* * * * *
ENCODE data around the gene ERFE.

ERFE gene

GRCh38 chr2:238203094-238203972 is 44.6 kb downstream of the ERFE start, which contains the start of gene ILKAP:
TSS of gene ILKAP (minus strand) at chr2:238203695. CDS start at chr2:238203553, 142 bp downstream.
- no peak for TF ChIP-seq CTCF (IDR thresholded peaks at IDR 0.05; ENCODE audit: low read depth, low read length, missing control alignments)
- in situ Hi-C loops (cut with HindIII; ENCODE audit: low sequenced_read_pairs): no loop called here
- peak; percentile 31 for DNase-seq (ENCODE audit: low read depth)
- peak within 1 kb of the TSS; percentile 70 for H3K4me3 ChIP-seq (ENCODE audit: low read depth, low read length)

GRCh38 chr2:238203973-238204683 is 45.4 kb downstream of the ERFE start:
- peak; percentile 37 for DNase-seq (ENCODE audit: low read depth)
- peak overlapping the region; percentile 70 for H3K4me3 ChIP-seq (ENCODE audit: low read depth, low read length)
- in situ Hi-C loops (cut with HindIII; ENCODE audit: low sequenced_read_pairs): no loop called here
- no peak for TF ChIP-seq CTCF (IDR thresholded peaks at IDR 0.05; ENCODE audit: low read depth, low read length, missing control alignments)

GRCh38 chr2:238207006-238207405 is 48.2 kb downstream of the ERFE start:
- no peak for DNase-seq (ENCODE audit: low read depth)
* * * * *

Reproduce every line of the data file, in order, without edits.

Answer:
ENCODE data around the gene ERFE.

ERFE gene

GRCh38 chr2:238203094-238203972 is 44.6 kb downstream of the ERFE start, which contains the start of gene ILKAP:
TSS of gene ILKAP (minus strand) at chr2:238203695. CDS start at chr2:238203553, 142 bp downstream.
- no peak for TF ChIP-seq CTCF (IDR thresholded peaks at IDR 0.05; ENCODE audit: low read depth, low read length, missing control alignments)
- in situ Hi-C loops (cut with HindIII; ENCODE audit: low sequenced_read_pairs): no loop called here
- peak; percentile 31 for DNase-seq (ENCODE audit: low read depth)
- peak within 1 kb of the TSS; percentile 70 for H3K4me3 ChIP-seq (ENCODE audit: low read depth, low read length)

GRCh38 chr2:238203973-238204683 is 45.4 kb downstream of the ERFE start:
- peak; percentile 37 for DNase-seq (ENCODE audit: low read depth)
- peak overlapping the region; percentile 70 for H3K4me3 ChIP-seq (ENCODE audit: low read depth, low read length)
- in situ Hi-C loops (cut with HindIII; ENCODE audit: low sequenced_read_pairs): no loop called here
- no peak for TF ChIP-seq CTCF (IDR thresholded peaks at IDR 0.05; ENCODE audit: low read depth, low read length, missing control alignments)

GRCh38 chr2:238207006-238207405 is 48.2 kb downstream of the ERFE start:
- no peak for DNase-seq (ENCODE audit: low read depth)